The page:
T he Future of Jobs Report 2020 by the World Economic Forum is out. It actually was outed in October 2020 and we seem not to have paid much attention to it. If you, like me, have not been paying attention, it is time you gave it a read.
The report notes that after years of growing income inequality, concerns about technology-driven displacement of jobs, and rising societal discord globally, the combined health and economic shocks of 2020 have put economies into freefall.
This income inequality has disrupted labour markets and fully revealed the inadequacies of our social (preparedness) contracts. Millions of individuals globally have lost their livelihoods and millions more are at risk from the global recession, structural change to the (world) economy and further automation.
Additionally, the Covid-19 pandemic and the subsequent recession have impacted most those communities which were already at a disadvantage. For the first time in modern history, more and more young people (read millennials) are poorer than their parents. While they may be educated, they are either in debt, or still live under the same shelter as their parents and cannot find meaningful employment.
In the case of Uganda, one can see the disruption the ‘Kyagulanyi Movement’ has been causing the ruling party. Indeed, the season of discontent is here and we do not seem to have answers to the challenges we face. We, the decision makers of today, were never educated for these times.
We are plumb in the middle of the fourth industrial revolution, and the pace of technological advancement, including breakthroughs in things like artificial intelligence (AI), data analytics and digitisation mean that what we knew yesterday is obsolete. Because of automation, many jobs are disappearing and will continue to disappear, especially at the entry level.
You can see this in all areas where tasks are repetitive and require little technical skill. In addition, the Covid-19 pandemic has meant that there is a contraction in business, a review of value chains and an inevitable downsizing. This is not about to stop. Job creation is slowing while job destruction is increasing.
Another key finding in the report is the issue of skills gaps. The top skills and skill groups which employers see as rising in prominence include groups such as critical thinking and analysis as well as problem-solving, and skills in self-management such as active learning, resilience, stress tolerance and flexibility. These are skills that are hardly taught in Third World country curricula. Neither do we have the teachers who can impart these 21st Century skills.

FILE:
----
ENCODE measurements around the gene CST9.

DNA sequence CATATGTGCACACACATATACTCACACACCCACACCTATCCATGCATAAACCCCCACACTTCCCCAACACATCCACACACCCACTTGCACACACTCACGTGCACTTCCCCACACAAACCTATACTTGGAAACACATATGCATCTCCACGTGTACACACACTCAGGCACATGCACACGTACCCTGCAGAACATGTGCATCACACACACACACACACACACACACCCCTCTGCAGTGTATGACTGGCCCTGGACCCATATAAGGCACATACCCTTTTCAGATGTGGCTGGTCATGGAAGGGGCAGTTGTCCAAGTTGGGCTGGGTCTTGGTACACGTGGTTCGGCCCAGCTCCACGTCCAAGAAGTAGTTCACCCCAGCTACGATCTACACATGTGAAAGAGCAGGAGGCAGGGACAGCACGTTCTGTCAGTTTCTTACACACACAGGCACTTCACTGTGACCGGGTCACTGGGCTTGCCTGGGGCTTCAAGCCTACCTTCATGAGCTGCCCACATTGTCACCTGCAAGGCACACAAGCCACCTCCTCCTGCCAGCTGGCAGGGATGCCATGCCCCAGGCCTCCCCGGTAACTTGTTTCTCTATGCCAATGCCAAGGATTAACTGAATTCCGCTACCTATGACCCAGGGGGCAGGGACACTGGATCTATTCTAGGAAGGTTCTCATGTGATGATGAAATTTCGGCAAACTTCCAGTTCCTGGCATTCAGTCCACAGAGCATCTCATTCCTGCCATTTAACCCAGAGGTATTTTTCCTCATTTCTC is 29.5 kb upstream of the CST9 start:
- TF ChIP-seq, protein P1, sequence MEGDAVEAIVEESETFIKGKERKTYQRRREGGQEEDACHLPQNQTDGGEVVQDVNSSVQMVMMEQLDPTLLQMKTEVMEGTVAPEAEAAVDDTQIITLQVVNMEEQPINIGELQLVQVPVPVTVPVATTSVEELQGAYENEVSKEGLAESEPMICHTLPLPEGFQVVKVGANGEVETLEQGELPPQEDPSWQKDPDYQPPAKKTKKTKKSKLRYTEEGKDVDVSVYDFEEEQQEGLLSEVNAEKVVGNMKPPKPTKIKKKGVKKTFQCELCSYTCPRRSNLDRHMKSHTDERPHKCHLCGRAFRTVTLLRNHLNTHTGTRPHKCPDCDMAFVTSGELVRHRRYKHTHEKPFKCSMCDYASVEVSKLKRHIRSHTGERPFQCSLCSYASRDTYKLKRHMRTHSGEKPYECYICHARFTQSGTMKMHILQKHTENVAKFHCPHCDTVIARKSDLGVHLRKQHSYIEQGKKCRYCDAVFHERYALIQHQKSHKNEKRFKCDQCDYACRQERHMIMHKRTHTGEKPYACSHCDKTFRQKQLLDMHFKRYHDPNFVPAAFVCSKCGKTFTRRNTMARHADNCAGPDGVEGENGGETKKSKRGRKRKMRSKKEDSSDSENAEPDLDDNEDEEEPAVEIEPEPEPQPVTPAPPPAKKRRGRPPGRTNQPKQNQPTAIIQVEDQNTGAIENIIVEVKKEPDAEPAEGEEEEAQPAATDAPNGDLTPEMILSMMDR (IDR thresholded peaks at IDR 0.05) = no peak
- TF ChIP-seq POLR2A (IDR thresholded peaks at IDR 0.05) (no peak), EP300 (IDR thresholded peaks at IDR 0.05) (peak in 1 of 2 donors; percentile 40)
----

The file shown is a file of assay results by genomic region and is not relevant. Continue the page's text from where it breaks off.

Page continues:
Most of us have been weaned on a rote learning menu and that always shows through in our reasoning. Again because of the pandemic, online learning and training are becoming more and more prominent and this is where the digital divide does us few favours.
The report includes many other critical observations that need attention but one that cannot be ignored is the role of the public sector in providing stronger support for reskilling and upskilling for at-risk or displaced workers. Perhaps in our context, we should be talking about unemployed youth.
There is a need to make use of public funds to support (potential) employees through reskilling and upskilling and the public sector will need to create incentives for investments to create the jobs of tomorrow and support displaced workers in the midst of job transition.
As a result of changing skills’ requirements, many knowledge-based organisations are no longer recruiting on the basis of qualifications. Rather, a new set of paradigm for recruitment has been developed largely on the basis of one’s emotional and social quotient as opposed to the traditional intelligence quotient.
This implies a stronger emphasis on soft skills and core behaviours like adaptability, ability to influence key stakeholders, communication skills, negotiating ability, problem-solving skills, motivation and being a team player. The future is already here, and it may not be a kind one.
Prof Sejjaaka is country team leader at Mat Abacus Business School.